Last week we re-introduced a four-part Weekly Insight series on how the regular consumption of news might actually be detrimental to decision making. We covered the first five “toxic dangers” of news as laid out in Rolf Dobelli’s research paper entitled "Avoid News: Towards a Healthy News Diet" and this week we will cover the next five dangers.
The constant consumption of news does not allow us to predict the future with any certainty, and there is no guarantee that it will even make us better money managers over the course of our career. In reality, "news is to the mind what sugar is to the body."
The topic of debating the merits and pitfalls of capitalism versus socialism has continued to gain traction over the past decade as more and more people are “feeling left behind” by the current system.
The age of the internet has ushered in numerous modern conveniences that many would have thought impossible just a few decades ago. But along with all the benefits technology has brought into our lives, it has also ushered in some drawbacks including what we now call FOMO or what has always been known as just plain old jealousy.
Baby Boomers are the first generation to be entering retirement in worse financial shape than the previous generation since Harry Truman was president. As Shakespeare once opined, “Expectation is the root of all heartache.” It appears to us that there is a large amount of retirement heartache on the horizon for many Americans.
In this series, we’ve claimed that that the problems we’re facing really stem from misguided and unrealistic expectations. This week we highlight another area of our country’s financial underbelly where mismanagement and poor leadership has created what Warren Buffett once described as a “financial tapeworm”.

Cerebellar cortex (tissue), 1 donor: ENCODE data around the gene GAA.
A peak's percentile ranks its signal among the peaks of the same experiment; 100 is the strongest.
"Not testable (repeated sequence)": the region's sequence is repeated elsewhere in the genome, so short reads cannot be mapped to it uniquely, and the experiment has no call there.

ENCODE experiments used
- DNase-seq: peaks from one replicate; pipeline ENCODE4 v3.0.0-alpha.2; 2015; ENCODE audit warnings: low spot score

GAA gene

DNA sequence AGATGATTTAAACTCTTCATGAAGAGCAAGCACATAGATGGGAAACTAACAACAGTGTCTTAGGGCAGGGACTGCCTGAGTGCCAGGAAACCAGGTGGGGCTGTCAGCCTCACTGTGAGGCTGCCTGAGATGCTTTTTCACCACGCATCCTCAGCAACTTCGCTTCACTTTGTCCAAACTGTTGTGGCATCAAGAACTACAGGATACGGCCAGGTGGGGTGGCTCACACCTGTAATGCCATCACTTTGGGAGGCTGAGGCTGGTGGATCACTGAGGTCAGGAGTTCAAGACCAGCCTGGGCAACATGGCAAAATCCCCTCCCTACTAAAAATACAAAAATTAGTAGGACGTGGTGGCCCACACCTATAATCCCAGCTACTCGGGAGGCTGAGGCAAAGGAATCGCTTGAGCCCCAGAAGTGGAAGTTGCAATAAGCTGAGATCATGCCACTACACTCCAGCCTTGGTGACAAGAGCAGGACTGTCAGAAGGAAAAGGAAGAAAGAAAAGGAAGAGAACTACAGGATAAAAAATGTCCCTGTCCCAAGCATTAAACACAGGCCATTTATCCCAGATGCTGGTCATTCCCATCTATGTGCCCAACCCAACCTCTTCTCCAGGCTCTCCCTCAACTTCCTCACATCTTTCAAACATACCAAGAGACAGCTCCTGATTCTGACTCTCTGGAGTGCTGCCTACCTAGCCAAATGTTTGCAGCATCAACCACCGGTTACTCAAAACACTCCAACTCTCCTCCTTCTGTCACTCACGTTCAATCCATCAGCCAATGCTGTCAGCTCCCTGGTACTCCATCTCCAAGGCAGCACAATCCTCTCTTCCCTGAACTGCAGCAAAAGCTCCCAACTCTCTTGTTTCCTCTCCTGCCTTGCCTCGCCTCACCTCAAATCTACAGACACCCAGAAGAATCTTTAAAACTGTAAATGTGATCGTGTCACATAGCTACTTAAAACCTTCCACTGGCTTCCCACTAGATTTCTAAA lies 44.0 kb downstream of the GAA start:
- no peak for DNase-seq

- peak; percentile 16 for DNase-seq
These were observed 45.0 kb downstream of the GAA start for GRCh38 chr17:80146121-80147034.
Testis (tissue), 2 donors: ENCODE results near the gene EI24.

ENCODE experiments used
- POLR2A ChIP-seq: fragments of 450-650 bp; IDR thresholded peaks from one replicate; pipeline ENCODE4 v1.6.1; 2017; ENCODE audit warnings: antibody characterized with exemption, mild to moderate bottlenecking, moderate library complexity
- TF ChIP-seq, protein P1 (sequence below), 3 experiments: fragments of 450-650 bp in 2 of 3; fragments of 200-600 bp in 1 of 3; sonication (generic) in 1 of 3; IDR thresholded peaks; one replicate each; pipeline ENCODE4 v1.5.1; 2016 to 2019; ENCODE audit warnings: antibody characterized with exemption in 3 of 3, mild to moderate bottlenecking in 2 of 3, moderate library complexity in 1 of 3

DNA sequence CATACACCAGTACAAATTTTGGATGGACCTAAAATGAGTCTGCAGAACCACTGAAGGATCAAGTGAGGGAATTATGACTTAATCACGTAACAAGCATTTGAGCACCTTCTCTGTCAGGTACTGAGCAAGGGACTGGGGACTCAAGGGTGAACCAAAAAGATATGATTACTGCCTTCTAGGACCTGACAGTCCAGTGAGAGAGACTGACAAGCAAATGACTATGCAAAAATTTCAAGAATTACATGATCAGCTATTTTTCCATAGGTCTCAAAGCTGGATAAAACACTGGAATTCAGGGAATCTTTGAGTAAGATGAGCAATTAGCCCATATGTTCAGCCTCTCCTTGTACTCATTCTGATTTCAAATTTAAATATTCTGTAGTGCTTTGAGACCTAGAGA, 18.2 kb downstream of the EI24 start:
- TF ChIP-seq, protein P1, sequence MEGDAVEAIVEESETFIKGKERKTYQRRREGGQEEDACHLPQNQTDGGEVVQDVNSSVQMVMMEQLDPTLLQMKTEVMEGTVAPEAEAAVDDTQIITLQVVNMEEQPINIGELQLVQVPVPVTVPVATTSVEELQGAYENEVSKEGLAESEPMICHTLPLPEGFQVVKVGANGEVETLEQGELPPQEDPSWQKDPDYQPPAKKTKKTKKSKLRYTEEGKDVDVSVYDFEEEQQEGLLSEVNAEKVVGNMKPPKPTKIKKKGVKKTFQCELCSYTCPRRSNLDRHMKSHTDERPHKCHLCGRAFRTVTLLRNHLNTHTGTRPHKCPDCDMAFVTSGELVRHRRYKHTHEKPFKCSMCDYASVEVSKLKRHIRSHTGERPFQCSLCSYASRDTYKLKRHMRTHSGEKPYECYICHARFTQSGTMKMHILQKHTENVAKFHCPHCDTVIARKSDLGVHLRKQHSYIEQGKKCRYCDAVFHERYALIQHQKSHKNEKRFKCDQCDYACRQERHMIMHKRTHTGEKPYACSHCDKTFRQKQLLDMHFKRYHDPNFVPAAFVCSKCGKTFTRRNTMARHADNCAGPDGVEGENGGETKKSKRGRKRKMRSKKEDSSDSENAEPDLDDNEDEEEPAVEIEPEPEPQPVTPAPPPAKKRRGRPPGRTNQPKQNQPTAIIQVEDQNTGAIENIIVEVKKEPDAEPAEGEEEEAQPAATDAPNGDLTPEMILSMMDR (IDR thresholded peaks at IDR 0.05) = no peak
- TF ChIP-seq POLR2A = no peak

Last week we introduced a short series on the retirement crisis in America rooted in unrealistic expectations embedded in three categories: social security, public and private pensions and individual savings rates. This week we’ll focus on the future outlook for America’s social security system.
It’s National Retirement Week in America, and I think the planning and execution of individual retirements is an area where setting appropriate expectations is incredibly important - not only for emotional reasons but also because math doesn’t tend to care about our feelings. Unfortunately, the retirement outlook in our country is not looking great.
If you have been paying attention to the current political landscape, chances are you have heard the acronym MMT thrown around. But what exactly is MMT? In today’s post we will try to answer this question by boiling it down to its foundational substance.
The Fed’s aggressive and creative policy response to the financial crisis is one of the most controversial and widely misunderstood financial topics in the modern era. The impact of the Fed’s actions on the real economy is debatable, but few would argue it has had significant influence on the psychology of financial market participants.
The Federal Reserve is tasked with promoting high employment and low inflation via the effective management of money and interest rates. But how? Let’s pull back the curtain on the three primary policy tools the Fed uses to implement policy.
Our last several posts have covered the history of banking in the United States, starting around the time of the Revolutionary War and leading up to the modern era of central banking. We shift gears this week to an examination of how the US Federal Reserved is structured and the roles of its various branches.